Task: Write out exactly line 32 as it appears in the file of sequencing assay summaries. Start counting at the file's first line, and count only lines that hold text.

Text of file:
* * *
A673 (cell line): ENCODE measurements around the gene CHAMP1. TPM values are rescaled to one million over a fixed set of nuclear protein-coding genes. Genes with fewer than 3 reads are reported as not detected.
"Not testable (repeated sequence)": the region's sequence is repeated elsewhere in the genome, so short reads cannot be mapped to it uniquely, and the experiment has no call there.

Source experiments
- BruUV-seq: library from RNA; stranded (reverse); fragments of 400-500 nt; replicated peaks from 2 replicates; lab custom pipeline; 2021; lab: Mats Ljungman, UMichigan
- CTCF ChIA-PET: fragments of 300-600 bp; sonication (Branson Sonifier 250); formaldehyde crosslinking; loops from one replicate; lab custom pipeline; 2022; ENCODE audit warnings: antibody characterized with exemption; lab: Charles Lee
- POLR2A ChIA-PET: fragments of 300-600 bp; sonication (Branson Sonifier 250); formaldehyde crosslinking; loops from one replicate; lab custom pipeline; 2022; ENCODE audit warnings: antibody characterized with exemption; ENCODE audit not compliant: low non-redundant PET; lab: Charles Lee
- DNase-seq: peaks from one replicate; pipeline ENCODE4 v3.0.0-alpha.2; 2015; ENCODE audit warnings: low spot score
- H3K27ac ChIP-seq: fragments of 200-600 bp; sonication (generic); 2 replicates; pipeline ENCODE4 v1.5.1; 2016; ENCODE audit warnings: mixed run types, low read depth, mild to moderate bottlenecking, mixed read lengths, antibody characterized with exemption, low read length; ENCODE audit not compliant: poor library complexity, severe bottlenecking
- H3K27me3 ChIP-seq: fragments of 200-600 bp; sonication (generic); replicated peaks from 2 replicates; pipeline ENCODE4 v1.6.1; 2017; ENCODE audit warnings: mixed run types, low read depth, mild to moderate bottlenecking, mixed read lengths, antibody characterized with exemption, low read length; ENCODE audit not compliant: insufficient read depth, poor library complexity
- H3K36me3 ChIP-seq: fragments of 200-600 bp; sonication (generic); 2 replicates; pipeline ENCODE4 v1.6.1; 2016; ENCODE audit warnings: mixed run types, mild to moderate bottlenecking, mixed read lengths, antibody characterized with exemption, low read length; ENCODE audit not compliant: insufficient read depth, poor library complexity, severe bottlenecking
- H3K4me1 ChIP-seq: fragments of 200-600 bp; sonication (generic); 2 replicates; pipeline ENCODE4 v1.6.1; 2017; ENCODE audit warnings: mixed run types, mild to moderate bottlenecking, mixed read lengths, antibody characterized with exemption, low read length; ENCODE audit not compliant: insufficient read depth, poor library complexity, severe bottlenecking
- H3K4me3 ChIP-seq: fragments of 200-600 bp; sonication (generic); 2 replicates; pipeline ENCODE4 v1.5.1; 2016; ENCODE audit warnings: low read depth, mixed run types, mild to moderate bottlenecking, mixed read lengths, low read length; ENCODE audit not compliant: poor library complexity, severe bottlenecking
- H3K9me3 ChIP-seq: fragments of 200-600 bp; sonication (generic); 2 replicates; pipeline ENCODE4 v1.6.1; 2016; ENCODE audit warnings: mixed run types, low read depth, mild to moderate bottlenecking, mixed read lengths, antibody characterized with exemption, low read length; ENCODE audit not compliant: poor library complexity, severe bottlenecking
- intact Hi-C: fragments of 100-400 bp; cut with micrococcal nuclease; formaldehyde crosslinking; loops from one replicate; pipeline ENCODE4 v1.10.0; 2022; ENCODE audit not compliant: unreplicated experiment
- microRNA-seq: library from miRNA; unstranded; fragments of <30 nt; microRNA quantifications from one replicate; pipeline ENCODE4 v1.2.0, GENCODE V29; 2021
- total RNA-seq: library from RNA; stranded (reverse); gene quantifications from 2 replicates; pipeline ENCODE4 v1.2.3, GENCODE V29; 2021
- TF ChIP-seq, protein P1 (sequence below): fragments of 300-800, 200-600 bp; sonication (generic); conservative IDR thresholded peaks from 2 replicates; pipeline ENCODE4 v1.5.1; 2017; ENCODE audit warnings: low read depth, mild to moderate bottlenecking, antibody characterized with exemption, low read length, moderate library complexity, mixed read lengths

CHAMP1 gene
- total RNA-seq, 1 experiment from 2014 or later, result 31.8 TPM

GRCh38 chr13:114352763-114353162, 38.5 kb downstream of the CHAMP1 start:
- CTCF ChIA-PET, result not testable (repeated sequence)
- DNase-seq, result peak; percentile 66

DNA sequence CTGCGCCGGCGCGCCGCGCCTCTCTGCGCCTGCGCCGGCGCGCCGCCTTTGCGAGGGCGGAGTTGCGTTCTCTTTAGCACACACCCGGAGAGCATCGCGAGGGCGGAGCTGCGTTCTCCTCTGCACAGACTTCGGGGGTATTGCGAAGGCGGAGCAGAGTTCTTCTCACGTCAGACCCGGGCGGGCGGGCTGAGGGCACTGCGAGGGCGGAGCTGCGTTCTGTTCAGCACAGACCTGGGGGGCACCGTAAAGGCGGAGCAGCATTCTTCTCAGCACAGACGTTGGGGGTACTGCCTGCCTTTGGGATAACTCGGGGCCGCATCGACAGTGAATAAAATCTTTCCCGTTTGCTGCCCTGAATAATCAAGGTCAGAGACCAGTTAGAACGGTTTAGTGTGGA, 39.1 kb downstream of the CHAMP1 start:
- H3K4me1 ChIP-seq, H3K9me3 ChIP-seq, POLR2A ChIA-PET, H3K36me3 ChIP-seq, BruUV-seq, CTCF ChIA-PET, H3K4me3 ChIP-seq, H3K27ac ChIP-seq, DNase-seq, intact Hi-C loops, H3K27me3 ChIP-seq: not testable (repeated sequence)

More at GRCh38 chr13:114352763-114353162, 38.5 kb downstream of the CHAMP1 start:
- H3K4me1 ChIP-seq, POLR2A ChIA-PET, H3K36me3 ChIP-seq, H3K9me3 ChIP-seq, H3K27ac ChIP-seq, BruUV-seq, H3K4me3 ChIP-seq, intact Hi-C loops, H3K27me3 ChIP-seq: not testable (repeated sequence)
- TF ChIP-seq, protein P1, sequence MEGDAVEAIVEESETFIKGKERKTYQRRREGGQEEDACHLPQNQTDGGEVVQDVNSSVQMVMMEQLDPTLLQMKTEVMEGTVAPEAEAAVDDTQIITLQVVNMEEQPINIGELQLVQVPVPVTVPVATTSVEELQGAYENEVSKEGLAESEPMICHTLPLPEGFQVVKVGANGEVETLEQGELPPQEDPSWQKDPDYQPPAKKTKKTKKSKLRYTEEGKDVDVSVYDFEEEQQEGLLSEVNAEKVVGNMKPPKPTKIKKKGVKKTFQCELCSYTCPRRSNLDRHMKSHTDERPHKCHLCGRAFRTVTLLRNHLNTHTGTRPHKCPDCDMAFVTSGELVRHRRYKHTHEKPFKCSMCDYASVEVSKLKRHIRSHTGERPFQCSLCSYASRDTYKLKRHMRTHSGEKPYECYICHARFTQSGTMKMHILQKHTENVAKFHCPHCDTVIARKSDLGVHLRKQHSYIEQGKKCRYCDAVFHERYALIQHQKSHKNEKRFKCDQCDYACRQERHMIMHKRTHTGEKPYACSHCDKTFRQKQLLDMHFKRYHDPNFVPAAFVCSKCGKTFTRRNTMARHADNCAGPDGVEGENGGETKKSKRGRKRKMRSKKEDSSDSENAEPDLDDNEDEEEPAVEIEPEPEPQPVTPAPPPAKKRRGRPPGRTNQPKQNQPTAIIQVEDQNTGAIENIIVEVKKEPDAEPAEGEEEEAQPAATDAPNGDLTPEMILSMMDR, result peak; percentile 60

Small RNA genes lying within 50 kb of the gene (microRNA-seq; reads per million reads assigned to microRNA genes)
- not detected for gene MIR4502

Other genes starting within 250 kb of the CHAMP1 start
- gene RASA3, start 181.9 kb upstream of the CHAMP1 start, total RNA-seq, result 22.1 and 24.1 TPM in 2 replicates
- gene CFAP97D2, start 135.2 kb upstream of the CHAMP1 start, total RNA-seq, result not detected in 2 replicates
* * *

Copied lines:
- gene CFAP97D2, start 135.2 kb upstream of the CHAMP1 start, total RNA-seq, result not detected in 2 replicates